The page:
The Green Bay Packers have seldom had a strong rushing attack during Mike McCarthy’s previous 11 years as a head coach – and this year isn’t getting off to a good start either. The recent high points have been Eddie Lacy’s first two pro years, when he gained over 1,100 yards on the ground each season.
Going further back, Ryan Grant gained 1,203 yards in 2008 and 1,253 yards the following year. Then in the Super Bowl season, Grant was struck down with an ankle injury after only eight carries, which effectively ended his career. No McCarthy team has ever rushed for 2,000 yards in a season.
You say that a team built around a strong pass attack is bound to be a weak rushing team. I say that when the opposition is geared to holding down Aaron Rodgers, the run game should be all the more effective – maybe not in net yardage but at least in efficiency: rushing yards per carry.
The lack of a strong run game over such a long period suggests there are inherent flaws in Big Mike’s approach to the run game. I have a modest proposal that might bring about an instant – and needed – improvement this year.
Have you noticed that McCarthy’s offensive linemen never get a rest? I’ll grant you that around the league offensive line players are considered the iron men of pro football, but McCarthy takes the custom to extremes. I’ll also concede that it’s hard to bring in subs when the offensive line is depleted with injuries, as they were against the Falcons, but that is hopefully a temporary condition.
As is Big Mike’s custom, four out of the five starting offensive linemen have played every offensive snap so far this year – it would be five out of five if not for David Bakhtiari’s sore hammy. The practice makes no sense to me.
These are 300-plus pound bodies. Why would we think they wouldn’t get tired when they are sometimes on the field for 80 or more plays? And unlike receivers, for instance, they don’t get to dog it on a third or more of the snaps. They are engaged in heavy combat on every single play.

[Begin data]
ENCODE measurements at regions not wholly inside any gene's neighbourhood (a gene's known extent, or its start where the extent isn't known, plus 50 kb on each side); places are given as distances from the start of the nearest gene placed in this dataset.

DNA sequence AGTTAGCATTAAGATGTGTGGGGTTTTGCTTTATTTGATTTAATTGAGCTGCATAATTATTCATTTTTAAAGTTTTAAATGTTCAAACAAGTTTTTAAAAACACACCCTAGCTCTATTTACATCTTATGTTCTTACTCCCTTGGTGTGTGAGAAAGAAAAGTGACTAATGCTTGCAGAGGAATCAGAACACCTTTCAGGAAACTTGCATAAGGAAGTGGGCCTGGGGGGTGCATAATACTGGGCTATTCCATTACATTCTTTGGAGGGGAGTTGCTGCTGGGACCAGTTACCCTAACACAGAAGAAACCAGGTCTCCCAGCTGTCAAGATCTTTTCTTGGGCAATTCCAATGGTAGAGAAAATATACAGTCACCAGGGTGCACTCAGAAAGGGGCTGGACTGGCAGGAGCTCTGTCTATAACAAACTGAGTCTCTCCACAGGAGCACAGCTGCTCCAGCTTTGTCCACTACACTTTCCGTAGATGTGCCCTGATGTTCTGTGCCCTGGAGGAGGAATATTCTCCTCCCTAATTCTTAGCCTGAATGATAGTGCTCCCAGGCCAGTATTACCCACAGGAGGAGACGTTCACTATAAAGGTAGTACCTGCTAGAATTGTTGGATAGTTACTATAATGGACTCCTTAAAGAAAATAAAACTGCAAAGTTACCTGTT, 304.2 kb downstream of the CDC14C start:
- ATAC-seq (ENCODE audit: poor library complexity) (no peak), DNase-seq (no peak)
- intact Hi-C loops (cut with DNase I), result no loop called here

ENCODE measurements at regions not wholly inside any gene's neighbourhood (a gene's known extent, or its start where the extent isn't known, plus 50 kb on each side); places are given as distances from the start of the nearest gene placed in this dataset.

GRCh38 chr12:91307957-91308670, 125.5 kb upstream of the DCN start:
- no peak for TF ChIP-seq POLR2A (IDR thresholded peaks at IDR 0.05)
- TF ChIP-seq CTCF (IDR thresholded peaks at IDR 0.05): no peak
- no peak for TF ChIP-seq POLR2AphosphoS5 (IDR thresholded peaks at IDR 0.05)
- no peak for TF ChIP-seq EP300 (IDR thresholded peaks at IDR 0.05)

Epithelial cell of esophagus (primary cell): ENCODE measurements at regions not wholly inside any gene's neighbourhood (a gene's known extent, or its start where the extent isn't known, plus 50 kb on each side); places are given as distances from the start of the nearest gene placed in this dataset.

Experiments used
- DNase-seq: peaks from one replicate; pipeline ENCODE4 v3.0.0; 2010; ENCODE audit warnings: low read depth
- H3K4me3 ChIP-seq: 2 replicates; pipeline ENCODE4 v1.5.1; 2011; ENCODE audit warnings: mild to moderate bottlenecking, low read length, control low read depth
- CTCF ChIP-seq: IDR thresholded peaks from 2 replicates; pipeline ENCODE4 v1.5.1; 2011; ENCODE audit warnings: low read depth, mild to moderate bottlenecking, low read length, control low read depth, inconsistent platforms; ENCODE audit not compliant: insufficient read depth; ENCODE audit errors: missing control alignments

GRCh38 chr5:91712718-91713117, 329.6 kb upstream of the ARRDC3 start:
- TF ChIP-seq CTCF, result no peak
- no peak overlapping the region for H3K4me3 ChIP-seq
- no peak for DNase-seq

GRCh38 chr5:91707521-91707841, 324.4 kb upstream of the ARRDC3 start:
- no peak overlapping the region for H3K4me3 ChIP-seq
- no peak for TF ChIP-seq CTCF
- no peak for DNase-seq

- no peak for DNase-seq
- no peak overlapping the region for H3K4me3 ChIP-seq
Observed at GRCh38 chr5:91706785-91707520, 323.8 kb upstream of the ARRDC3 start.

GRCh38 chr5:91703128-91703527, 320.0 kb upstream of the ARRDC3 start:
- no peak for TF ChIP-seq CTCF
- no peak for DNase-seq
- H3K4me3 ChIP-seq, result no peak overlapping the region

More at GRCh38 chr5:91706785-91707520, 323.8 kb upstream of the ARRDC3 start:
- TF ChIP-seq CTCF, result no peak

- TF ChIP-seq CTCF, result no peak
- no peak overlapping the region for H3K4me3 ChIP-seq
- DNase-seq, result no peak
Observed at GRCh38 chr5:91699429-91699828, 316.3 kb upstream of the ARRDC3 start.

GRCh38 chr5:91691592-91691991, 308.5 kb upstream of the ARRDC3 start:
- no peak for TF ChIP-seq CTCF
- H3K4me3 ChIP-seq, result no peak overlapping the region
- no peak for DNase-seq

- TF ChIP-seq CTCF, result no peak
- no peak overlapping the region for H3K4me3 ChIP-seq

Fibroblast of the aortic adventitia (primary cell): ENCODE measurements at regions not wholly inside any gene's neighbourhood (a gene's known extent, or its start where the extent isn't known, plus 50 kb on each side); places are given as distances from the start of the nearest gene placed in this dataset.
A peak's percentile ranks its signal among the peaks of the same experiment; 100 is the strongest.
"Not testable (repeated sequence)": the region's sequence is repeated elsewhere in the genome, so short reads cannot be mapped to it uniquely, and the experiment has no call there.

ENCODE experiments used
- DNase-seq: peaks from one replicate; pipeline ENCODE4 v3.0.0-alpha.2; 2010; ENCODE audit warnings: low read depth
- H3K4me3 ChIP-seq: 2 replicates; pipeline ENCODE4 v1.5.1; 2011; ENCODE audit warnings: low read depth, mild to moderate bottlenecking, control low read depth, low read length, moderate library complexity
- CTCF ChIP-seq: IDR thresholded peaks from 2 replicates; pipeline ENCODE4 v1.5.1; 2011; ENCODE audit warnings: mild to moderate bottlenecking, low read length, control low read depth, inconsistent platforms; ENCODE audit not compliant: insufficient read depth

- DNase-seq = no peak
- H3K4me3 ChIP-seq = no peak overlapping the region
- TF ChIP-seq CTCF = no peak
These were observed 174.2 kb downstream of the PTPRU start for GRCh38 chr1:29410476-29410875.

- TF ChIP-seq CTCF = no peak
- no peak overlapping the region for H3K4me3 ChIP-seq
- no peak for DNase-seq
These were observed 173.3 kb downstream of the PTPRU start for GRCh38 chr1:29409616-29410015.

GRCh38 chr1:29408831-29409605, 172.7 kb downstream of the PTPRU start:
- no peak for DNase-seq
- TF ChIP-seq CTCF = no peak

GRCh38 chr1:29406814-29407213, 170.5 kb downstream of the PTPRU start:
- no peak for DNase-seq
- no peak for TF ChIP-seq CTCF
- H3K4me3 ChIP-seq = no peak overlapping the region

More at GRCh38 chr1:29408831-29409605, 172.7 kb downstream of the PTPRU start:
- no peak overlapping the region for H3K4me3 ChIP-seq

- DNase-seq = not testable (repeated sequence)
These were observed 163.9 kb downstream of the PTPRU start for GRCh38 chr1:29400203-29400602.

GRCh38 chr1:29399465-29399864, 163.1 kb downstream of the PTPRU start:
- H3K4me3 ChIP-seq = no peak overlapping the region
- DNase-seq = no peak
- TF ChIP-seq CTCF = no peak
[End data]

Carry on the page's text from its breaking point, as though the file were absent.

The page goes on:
Do their opponents have to play every down? Not at all. The Packers, and most other NFL teams, regularly platoon their defensive linemen and linebackers. For example, in the first two games of the year, Kenny Clark has played the most snaps of the defensive linemen, but even this youngster has been pulled for 18.5 percent of them.
As for the linebackers, outside linebackers Clay Matthews and Nick Perry have each been rested 11 percent of the time so far this year. The inside linebackers have it even easier. Blake Martinez has been on the field for only three-quarters of the defensive snaps, and both Jake Ryan and Joe Thomas have been on the field on only about a fifth of the snaps. I don’t think we can count Morgan Burnett as a lineman, but he has played all 107 of the team’s defensive snaps to date. The same is true for Ha Ha Clinton-Dix.
Why Are Offensive Linemen Overworked?
How heavily does McCarthy work his team’s blockers? Well, in 2012 Josh Sitton and Marshall Newhouse (not a misprint) each played every offensive snap of the regular season. In 2013, Sitton repeated the feat. In 2014, Corey Linsley did so. Over the past two years, it is only injuries that have prevented others from achieving the 100 percent mark.
You might feel that playing in hot and humid environments would change McCarthy’s thinking, but it hasn’t.
Nor does it matter whether one is 24 or 34 years old.
You’d think offensive line players would get some relief during blowout games, but not so. From 2012 through 2014, the Packers had blowout wins of 42-10, 55-14, 53-20, and 55-7 – and yet Sitton, Newhouse, or Linsley never once got a blow on the sideline.
McCarthy would at least want to guard his most valuable assets against unnecessary injuries, right? Nope, superb left tackle David Bakhtiari is out there every play, even if the team is down by 30 (loss to Detroit in 2013) or up by 40 or more.
There’s also the fact that most linemen, defensive and offensive, are either better on run plays or pass plays. Pro Football Focus scrupulously gives every NFL offensive lineman one rating for pass blocking and another for run blocking. For instance, it’s routine, on the defensive side, for the better pass rushers to take the field on third-down-and-long plays. And yet Green Bay never inserts its best run blockers on likely running plays, or its best pass protectors in passing situations.
I don’t have an answer as to why Green Bay offensive linemen never get a breather. But if they did, don’t you think more holes might open up for Ty Montgomery and his fellow running backs?